Here is an interesting fact. In 2011, only 50 out of 30 000 pupils receiving free school meals were accepted into Oxbridge, compared with 60 from the final year of 300 from Eton College.1 Oxbridge is deemed to be the zenith of academic achievement and parents use hushed reverential tones when they even mention the word. But I’m good at statistics and, if you consider the spread of IQ in the population, it is statistically impossible that Oxbridge are accepting the most able students based on merit. There is a confounding factor at play: schooling. Many pupils gain admission by old-fashioned cheating, help with coursework, extra tutors, support with writing personal statements, and the slew of additional activities like piano lessons to pad out the CV. It’s not what you know after all, but who you know. Here I should declare a conflict of interest: I am one of the free school dinner kids and these numbers irk me deeply!
So what does this political posturing have to do with medicine? A lot. Medicine is the most elitist profession with 25% of the intake from private schools and 80% from professional or senior management backgrounds (with Scotland being the least socially diverse nation).2 We are selecting doctors from a very narrow band of the population, making the profession homogenous and bland. Again, the same Oxbridge argument holds true: it is statistically impossible that we are selecting students on the basis of merit. It is privilege at play, with medicine seen as a trophy degree.
So we have a recruitment crisis in general practice and shortages of doctors throughout many medical and surgical grades, and we are spending £3.7 billion on agency staff to plug this workforce gap.3 There seems an obvious solution. Medical degrees are oversubscribed with many qualified applicants rejected on a largely arbitrary selection process. The course is onerous but not difficult. Why don’t we simply train more doctors?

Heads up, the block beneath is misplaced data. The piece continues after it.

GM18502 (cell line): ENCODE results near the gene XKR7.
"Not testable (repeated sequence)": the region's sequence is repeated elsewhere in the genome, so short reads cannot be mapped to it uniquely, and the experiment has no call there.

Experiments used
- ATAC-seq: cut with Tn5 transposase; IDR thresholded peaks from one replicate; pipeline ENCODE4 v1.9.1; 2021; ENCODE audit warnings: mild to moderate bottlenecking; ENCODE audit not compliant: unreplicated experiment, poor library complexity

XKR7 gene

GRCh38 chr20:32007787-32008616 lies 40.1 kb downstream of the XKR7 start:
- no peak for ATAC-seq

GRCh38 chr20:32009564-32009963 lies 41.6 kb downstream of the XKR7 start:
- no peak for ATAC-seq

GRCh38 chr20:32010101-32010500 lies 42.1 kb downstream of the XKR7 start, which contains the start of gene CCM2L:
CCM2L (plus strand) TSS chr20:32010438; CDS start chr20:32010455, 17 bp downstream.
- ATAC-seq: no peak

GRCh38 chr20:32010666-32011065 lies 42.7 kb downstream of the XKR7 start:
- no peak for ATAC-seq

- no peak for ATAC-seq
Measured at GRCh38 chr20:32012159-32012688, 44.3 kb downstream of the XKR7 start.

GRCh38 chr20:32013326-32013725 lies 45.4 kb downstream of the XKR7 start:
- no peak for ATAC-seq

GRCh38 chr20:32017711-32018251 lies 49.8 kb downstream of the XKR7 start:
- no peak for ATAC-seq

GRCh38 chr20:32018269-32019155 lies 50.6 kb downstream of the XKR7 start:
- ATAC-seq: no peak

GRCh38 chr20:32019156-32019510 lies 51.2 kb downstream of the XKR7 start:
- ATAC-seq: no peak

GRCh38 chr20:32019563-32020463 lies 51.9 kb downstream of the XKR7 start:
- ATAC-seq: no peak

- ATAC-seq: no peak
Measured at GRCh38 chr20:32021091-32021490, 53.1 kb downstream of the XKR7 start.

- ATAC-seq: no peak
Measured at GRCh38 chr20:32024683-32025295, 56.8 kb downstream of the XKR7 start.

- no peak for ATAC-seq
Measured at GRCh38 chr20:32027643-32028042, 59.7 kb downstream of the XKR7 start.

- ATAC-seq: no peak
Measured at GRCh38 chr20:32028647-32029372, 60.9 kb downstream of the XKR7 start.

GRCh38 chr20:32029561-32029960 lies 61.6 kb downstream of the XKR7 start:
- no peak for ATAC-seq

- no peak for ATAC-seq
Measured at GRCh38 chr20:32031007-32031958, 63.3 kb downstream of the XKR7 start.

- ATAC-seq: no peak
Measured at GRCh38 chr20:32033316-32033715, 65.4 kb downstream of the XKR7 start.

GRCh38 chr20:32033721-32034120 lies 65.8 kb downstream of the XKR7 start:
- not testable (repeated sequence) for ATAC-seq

It costs over £200 000 to train a doctor.4 Complete undergraduate training amounts to £57 000 in tuition and £151 000 in clinical placement, which is essentially peanuts in the context of current agency costs.
There are plans to increase undergraduate numbers by 25%5 but this will be inadequate. Demand for medical care is increasing and working patterns mean that more part-time working is the norm. We should double the current 6000 to 12 000 medical students — only costing about £1 billion and bringing the UK graduate numbers in line with other European countries.6 There would be a potential risk of medical unemployment, but why should only doctors be protected from the risk of unemployment? So why isn’t the profession agitating and promoting this logical economic argument for a massive expansion in medical numbers?
It is self-interest. Economic scarcity of doctors means we artificially inflate fees, protect private practice, and maintain status, but it is a brake to change and innovation. We demand more work–life balance while clinging to outdated notions of status and position. We can’t have it both ways — something has to give.
We need more medical schools, to expand the ones we have and overhaul the outdated, thoughtless, and rote undergraduate teaching experience. Having many more doctors would reduce elitism, which would only be good for doctors because it is the jarring dissonance between the realities of the job and youthful expectations that make so many doctors miserable.
We are wasting potential. Medicine needs a different skillset and a lot more spice.
- © British Journal of General Practice 2017